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The Camino de Santiago covers nearly 500 miles in Spain.
Each year, tens of thousands of hikers start the Camino de Santiago pilgrimage. Their presence is helping the small towns along the route survive.
Amid the vast grain fields of Spain, a medieval church stands guard over the handful of adobe homes where some 50 people live—and twice as many travelers along the Camino de Santiago spend the night this summer.
Terradillos de los Templarios, and dozens of villages like it, were built to host medieval pilgrims walking the 500-mile (800-kilometer) route across Spain to the Apostle James’s tomb in Santiago de Compostela. Today’s Camino travelers are saving them from disappearing.
“This is life for the villages,” said Nuria Quintana, who manages one of Terradillos’s two pilgrim hostels. “In winter when no pilgrims come through, you could walk through the village 200 times and see nobody.”
In this hamlet named after a medieval knightly order founded to protect pilgrims, and all along the route, the return of travelers—after pandemic-related disruptions—is helping restore the livelihood and vitality of villages that were steadily losing jobs, population, even their social fabric.
“If it weren’t for the Camino, there wouldn’t even be a café open. And the bar is where people meet,” said Raúl Castillo, an agent with the Guardia Civil, the law enforcement agency that patrols Spain’s roads and villages. He’s spent 14 years based in Sahagún, 8 miles (13 kilometers) away, from where agents cover 49 hamlets.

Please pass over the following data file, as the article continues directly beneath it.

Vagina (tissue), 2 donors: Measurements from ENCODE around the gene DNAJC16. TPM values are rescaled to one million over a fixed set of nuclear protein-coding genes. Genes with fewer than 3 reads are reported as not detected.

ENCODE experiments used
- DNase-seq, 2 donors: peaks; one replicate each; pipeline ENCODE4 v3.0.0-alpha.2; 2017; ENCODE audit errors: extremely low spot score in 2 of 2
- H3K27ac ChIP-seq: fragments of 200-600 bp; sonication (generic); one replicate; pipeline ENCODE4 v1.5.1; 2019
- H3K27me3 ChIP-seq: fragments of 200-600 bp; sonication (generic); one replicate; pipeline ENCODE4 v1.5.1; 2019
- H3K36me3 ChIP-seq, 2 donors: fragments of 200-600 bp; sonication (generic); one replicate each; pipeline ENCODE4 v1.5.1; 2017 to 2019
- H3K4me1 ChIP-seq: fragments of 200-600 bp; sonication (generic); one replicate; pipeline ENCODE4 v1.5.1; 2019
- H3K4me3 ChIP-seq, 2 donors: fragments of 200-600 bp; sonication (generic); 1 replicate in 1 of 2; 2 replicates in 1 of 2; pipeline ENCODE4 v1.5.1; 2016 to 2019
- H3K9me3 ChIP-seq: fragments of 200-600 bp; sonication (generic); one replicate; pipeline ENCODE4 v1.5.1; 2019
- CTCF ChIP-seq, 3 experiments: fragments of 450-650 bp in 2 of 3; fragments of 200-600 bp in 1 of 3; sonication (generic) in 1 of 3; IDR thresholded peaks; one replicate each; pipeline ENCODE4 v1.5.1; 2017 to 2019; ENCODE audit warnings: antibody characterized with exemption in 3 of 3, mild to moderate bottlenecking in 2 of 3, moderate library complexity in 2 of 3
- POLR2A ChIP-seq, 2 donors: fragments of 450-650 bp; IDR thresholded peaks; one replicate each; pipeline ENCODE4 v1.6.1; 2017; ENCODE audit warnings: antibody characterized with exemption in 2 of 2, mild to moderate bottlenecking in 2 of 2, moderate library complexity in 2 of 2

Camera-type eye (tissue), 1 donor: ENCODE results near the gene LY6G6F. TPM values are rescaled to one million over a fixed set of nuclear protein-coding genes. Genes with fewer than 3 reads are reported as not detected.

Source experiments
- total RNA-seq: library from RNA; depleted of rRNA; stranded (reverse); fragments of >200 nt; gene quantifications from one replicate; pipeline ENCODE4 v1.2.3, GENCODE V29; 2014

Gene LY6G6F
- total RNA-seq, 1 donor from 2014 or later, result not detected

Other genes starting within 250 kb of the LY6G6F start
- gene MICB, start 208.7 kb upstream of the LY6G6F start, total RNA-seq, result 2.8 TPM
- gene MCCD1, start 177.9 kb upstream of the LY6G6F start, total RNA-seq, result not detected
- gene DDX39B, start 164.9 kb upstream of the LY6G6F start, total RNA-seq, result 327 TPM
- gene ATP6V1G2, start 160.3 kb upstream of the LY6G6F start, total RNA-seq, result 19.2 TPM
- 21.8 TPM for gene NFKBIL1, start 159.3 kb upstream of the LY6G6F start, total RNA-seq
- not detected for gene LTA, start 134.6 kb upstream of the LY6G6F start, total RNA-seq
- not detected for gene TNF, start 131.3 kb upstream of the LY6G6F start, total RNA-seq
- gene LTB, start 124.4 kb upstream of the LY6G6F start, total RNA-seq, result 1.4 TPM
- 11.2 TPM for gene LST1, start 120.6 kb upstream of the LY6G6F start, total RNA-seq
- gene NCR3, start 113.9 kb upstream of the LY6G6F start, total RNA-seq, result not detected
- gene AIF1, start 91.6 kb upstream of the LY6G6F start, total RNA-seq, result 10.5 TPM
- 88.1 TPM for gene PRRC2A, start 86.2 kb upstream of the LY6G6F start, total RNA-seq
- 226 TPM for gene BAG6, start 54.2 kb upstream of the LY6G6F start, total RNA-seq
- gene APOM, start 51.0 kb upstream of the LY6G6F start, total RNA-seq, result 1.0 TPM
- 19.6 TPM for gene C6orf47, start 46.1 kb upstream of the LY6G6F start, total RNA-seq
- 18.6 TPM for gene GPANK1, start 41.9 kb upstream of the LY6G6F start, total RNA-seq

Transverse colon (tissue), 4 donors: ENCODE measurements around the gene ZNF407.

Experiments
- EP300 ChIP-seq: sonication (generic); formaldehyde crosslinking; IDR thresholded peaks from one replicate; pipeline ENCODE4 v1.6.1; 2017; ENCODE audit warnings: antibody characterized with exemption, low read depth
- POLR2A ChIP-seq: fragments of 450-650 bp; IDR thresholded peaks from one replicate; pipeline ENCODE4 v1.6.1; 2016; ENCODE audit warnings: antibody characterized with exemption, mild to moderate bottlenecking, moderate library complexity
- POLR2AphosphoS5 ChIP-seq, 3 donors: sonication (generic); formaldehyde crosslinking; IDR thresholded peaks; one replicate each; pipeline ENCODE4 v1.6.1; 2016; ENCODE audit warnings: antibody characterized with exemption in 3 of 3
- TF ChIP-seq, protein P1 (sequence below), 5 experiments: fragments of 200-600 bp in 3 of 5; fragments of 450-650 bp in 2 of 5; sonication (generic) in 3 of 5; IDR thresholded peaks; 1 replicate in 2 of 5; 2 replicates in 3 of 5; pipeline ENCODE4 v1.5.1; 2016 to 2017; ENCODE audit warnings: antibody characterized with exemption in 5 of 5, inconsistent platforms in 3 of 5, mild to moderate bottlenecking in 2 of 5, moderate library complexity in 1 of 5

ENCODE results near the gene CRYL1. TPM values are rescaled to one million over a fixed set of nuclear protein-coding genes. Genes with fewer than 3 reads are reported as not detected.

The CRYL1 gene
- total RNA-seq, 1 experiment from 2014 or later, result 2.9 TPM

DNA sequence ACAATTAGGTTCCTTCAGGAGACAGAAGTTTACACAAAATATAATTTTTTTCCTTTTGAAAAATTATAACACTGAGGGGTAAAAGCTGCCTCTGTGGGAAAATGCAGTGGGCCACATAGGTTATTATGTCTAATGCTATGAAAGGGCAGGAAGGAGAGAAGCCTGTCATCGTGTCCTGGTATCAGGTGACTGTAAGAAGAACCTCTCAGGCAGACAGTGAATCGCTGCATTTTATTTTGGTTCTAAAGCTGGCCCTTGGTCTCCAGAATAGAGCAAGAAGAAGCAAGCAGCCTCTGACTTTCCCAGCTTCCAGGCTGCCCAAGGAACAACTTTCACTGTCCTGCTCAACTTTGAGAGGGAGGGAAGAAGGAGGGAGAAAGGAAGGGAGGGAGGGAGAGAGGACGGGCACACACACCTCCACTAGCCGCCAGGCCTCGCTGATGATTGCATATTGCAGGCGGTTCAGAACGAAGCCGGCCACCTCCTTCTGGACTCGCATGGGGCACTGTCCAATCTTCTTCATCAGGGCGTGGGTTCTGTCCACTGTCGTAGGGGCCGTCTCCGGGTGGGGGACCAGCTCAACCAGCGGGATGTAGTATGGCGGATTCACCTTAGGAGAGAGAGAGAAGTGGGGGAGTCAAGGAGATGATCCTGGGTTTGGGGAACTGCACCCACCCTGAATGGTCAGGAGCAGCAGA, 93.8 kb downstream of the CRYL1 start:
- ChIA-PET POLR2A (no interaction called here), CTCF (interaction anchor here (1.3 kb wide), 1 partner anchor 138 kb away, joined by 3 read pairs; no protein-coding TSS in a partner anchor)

“The villages next door, off the Camino—they make you cry. Homes falling in, the grass sprouting on the sidewalks up to here,” he added, gesturing to a tabletop.
From the Pyrenees Mountains at the border with France, across hundreds of miles of Spain’s sun-roasted plains to the mist-covered hills of Galicia rolling toward the Atlantic Ocean, once-booming towns of farmers and ranchers started hemorrhaging population in recent decades.
Mechanization drastically reduced the need for farm laborers. As young people moved away, shops and cafés shuttered.
Often, so did the grand churches full of priceless artwork—the heritage of the medieval and Renaissance artists brought in by prospering town burghers, said Julia Pavón, historian at the University of Navarra in Pamplona, the Camino’s first large city.
But starting in the 1990s, the Camino regained international popularity, with tens of thousands of visitors hiking and biking it each spring, summer and fall. After a serious dip amid the pandemic in 2020 and the start of recovery with mostly Spanish pilgrims in 2021, 2022 feels like the “at last” year, as Quintana put it, with more than 25,000 visitors in May alone on the most traditional route, the “French way.”
With daily visitors outnumbering residents tenfold in the tiniest hamlets, the impact is huge.
“Now all that works [in town] is the hospitality industry,” said Óscar Tardajos, who was born on a farm along the Camino. For 33 years, he’s managed a hotel and restaurant in Castrojeriz, a hillside village of stone buildings that was a center of the wool trade centuries ago, when its half dozen churches were built.
The Camino helps create jobs and maintain the cultural heritage, said Melchor Fernández, professor of economics at the University of Santiago de Compostela: “It has put the brakes on depopulation,” which is 30 percent higher in Galician villages off the Camino.
While most pilgrims spend only around 50 euros a day, it stays local. “The bread in the pilgrim’s sandwich is not Bimbo,” Fernández said, referring to the multinational company. “It’s from the bakery next door.”
In Cirauqui, a hilltop village in Navarra, the lone bakery survived because dozens of pilgrims stop by it daily, said baker Conchi Sagardía while serving a pastry and fruit juice to a pilgrim from Florida.